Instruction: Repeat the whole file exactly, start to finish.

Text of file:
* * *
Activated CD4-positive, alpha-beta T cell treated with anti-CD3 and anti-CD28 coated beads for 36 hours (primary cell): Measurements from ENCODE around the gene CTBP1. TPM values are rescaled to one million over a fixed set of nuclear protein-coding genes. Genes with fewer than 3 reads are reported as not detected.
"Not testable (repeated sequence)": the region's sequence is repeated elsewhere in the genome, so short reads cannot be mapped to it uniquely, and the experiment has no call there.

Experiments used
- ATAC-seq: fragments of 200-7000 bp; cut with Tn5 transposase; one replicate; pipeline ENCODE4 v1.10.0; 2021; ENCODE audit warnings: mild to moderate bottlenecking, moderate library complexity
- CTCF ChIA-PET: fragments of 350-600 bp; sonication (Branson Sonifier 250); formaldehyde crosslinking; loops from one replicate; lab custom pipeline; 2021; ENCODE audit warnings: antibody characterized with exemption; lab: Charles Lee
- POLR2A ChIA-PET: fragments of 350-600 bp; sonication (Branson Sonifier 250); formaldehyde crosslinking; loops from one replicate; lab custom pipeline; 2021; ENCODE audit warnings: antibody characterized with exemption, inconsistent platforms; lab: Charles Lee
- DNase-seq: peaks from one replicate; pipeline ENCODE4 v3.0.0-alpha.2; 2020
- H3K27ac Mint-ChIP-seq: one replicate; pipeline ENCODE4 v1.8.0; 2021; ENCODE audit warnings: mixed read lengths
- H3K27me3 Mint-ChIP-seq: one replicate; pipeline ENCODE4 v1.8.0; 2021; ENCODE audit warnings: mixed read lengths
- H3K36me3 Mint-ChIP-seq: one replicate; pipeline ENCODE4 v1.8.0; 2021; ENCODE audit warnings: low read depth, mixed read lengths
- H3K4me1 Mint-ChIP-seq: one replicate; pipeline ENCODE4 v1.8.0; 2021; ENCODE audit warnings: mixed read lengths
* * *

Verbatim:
Activated CD4-positive, alpha-beta T cell treated with anti-CD3 and anti-CD28 coated beads for 36 hours (primary cell): Measurements from ENCODE around the gene CTBP1. TPM values are rescaled to one million over a fixed set of nuclear protein-coding genes. Genes with fewer than 3 reads are reported as not detected.
"Not testable (repeated sequence)": the region's sequence is repeated elsewhere in the genome, so short reads cannot be mapped to it uniquely, and the experiment has no call there.

Experiments used
- ATAC-seq: fragments of 200-7000 bp; cut with Tn5 transposase; one replicate; pipeline ENCODE4 v1.10.0; 2021; ENCODE audit warnings: mild to moderate bottlenecking, moderate library complexity
- CTCF ChIA-PET: fragments of 350-600 bp; sonication (Branson Sonifier 250); formaldehyde crosslinking; loops from one replicate; lab custom pipeline; 2021; ENCODE audit warnings: antibody characterized with exemption; lab: Charles Lee
- POLR2A ChIA-PET: fragments of 350-600 bp; sonication (Branson Sonifier 250); formaldehyde crosslinking; loops from one replicate; lab custom pipeline; 2021; ENCODE audit warnings: antibody characterized with exemption, inconsistent platforms; lab: Charles Lee
- DNase-seq: peaks from one replicate; pipeline ENCODE4 v3.0.0-alpha.2; 2020
- H3K27ac Mint-ChIP-seq: one replicate; pipeline ENCODE4 v1.8.0; 2021; ENCODE audit warnings: mixed read lengths
- H3K27me3 Mint-ChIP-seq: one replicate; pipeline ENCODE4 v1.8.0; 2021; ENCODE audit warnings: mixed read lengths
- H3K36me3 Mint-ChIP-seq: one replicate; pipeline ENCODE4 v1.8.0; 2021; ENCODE audit warnings: low read depth, mixed read lengths
- H3K4me1 Mint-ChIP-seq: one replicate; pipeline ENCODE4 v1.8.0; 2021; ENCODE audit warnings: mixed read lengths